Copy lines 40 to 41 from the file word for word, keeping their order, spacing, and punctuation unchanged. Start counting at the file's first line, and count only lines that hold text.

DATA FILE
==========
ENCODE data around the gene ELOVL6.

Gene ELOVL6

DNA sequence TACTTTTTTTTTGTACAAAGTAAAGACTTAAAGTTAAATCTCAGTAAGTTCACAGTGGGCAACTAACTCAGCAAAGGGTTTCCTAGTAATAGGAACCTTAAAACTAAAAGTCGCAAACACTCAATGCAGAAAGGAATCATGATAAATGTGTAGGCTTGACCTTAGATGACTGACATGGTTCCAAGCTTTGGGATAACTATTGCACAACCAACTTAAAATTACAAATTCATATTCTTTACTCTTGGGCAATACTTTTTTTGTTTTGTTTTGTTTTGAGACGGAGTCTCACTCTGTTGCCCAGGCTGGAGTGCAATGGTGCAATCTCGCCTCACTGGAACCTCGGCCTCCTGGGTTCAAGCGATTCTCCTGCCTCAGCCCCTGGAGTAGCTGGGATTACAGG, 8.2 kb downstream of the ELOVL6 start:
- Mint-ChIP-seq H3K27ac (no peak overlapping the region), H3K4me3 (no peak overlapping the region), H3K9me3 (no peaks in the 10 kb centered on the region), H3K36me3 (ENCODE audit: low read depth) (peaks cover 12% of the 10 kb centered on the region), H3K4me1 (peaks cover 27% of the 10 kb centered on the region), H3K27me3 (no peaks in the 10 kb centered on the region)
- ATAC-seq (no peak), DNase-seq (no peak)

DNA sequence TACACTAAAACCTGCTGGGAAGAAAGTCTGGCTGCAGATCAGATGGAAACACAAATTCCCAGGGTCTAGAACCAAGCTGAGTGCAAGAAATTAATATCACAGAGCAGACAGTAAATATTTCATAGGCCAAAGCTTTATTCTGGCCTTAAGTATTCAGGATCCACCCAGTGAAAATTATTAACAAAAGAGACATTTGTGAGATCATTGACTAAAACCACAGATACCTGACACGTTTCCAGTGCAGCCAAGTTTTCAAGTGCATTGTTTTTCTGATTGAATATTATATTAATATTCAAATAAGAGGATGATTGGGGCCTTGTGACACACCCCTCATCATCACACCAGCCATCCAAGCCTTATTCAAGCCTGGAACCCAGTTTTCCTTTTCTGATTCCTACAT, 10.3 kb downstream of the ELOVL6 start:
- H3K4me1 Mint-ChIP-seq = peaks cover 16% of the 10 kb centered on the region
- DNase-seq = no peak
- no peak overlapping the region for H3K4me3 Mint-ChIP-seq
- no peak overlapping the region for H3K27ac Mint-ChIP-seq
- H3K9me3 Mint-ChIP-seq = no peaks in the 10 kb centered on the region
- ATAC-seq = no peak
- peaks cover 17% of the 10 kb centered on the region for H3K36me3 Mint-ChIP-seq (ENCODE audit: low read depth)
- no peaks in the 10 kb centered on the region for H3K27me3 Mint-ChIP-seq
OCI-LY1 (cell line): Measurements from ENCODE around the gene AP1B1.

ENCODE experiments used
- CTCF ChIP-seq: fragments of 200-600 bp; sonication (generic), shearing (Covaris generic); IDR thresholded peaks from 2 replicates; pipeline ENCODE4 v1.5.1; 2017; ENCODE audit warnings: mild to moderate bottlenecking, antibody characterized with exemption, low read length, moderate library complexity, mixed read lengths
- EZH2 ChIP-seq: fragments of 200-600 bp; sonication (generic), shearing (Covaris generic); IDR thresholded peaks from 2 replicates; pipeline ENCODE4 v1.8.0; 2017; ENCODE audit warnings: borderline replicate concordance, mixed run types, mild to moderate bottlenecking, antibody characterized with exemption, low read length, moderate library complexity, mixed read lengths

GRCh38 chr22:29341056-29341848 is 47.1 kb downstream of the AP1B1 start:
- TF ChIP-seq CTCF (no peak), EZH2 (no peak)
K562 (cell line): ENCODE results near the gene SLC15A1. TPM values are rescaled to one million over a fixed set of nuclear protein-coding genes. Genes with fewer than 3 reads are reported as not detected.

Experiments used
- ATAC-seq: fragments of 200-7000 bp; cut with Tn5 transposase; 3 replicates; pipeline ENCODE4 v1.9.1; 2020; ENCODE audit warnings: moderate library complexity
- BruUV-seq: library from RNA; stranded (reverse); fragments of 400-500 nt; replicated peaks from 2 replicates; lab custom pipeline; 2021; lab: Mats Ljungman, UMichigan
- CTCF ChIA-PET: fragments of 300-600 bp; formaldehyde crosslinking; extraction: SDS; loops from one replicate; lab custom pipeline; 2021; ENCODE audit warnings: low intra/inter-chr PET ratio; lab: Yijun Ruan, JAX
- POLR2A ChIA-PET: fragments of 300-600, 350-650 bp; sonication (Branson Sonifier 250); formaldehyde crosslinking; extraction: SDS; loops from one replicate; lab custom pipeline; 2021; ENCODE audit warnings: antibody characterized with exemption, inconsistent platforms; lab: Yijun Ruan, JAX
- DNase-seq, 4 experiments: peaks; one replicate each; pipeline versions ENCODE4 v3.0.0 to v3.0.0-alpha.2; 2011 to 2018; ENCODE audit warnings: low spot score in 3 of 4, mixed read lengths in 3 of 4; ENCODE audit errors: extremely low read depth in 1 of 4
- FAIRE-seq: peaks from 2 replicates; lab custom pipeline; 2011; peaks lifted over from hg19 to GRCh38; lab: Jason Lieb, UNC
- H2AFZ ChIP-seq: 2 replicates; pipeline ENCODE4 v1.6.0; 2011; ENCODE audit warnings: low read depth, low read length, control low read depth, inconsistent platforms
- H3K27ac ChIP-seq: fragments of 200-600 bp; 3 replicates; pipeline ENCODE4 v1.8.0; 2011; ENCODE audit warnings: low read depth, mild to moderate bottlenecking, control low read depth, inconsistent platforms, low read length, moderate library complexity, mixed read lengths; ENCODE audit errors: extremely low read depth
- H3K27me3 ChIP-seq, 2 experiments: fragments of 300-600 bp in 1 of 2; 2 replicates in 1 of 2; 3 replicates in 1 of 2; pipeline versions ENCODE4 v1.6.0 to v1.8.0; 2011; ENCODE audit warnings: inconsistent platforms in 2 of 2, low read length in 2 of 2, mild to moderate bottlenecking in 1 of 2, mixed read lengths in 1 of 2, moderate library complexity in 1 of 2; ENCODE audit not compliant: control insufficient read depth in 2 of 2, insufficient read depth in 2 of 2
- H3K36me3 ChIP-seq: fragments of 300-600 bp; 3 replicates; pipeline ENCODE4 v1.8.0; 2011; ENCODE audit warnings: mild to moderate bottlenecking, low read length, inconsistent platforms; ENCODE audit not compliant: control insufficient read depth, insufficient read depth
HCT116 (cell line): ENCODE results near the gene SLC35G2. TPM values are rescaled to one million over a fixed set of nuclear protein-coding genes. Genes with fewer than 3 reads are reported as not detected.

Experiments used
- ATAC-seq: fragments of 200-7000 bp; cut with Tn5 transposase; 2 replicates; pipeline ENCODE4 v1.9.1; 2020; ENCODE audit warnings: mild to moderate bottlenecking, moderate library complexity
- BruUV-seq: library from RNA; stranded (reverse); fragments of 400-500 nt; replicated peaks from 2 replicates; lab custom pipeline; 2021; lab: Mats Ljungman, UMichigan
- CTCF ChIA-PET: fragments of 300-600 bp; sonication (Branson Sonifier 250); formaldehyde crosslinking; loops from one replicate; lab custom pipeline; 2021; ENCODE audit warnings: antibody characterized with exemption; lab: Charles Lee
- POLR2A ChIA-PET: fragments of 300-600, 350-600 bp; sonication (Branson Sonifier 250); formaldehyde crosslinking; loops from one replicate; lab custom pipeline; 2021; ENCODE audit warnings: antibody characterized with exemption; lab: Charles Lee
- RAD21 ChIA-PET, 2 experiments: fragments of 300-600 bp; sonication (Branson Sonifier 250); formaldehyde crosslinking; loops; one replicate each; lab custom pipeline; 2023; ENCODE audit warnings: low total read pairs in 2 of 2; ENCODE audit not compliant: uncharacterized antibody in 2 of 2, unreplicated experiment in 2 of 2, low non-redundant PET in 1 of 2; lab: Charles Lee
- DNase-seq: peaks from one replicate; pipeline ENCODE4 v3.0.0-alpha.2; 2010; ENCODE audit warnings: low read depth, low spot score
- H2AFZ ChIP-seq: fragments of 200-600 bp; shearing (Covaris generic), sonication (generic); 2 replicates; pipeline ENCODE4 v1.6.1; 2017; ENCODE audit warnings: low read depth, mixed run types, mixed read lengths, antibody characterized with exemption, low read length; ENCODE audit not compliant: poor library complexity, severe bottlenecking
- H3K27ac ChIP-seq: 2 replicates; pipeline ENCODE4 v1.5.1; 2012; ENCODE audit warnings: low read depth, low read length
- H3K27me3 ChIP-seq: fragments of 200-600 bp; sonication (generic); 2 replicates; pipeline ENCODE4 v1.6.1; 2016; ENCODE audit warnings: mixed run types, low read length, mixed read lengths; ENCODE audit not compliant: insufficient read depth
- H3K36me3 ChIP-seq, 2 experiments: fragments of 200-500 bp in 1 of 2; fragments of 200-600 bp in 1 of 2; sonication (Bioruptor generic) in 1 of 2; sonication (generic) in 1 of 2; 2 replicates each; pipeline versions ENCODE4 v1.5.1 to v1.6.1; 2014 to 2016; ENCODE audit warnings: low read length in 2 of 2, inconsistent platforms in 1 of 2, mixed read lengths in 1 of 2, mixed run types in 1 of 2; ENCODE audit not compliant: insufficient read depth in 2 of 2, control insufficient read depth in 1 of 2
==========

- DNase-seq: peaks from one replicate; pipeline ENCODE4 v3.0.0-alpha.2; 2010; ENCODE audit warnings: low read depth, low spot score
- H2AFZ ChIP-seq: fragments of 200-600 bp; shearing (Covaris generic), sonication (generic); 2 replicates; pipeline ENCODE4 v1.6.1; 2017; ENCODE audit warnings: low read depth, mixed run types, mixed read lengths, antibody characterized with exemption, low read length; ENCODE audit not compliant: poor library complexity, severe bottlenecking